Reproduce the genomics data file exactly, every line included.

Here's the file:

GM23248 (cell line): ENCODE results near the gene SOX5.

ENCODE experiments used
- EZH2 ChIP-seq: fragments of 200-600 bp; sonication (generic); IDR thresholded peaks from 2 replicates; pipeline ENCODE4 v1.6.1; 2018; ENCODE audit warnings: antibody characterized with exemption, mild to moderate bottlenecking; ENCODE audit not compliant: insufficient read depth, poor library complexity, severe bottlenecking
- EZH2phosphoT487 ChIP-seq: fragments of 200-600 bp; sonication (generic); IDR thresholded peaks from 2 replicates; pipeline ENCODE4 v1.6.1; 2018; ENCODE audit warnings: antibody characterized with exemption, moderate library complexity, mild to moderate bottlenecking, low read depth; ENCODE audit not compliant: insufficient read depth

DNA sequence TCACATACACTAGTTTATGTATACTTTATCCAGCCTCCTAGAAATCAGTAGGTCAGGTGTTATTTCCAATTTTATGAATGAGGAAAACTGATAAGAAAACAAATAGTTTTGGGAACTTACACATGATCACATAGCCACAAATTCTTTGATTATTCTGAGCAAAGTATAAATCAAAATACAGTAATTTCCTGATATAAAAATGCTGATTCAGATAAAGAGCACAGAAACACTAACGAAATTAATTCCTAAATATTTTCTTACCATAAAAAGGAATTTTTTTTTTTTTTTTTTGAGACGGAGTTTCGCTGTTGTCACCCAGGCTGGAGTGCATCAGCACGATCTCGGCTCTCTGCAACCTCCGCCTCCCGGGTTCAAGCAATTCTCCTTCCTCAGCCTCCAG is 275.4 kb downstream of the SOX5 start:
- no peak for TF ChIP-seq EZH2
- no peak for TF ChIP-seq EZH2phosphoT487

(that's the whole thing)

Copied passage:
GM23248 (cell line): ENCODE results near the gene SOX5.

ENCODE experiments used
- EZH2 ChIP-seq: fragments of 200-600 bp; sonication (generic); IDR thresholded peaks from 2 replicates; pipeline ENCODE4 v1.6.1; 2018; ENCODE audit warnings: antibody characterized with exemption, mild to moderate bottlenecking; ENCODE audit not compliant: insufficient read depth, poor library complexity, severe bottlenecking
- EZH2phosphoT487 ChIP-seq: fragments of 200-600 bp; sonication (generic); IDR thresholded peaks from 2 replicates; pipeline ENCODE4 v1.6.1; 2018; ENCODE audit warnings: antibody characterized with exemption, moderate library complexity, mild to moderate bottlenecking, low read depth; ENCODE audit not compliant: insufficient read depth

DNA sequence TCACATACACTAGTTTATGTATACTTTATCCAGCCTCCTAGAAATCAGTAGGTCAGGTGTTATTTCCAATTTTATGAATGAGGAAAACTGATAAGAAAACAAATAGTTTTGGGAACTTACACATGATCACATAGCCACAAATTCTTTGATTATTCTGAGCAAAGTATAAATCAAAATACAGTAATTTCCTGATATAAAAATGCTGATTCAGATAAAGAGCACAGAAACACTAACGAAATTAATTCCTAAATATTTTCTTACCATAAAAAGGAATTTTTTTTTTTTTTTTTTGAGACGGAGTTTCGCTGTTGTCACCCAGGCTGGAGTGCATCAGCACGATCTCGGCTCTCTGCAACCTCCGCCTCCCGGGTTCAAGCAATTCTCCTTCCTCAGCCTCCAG is 275.4 kb downstream of the SOX5 start:
- no peak for TF ChIP-seq EZH2
- no peak for TF ChIP-seq EZH2phosphoT487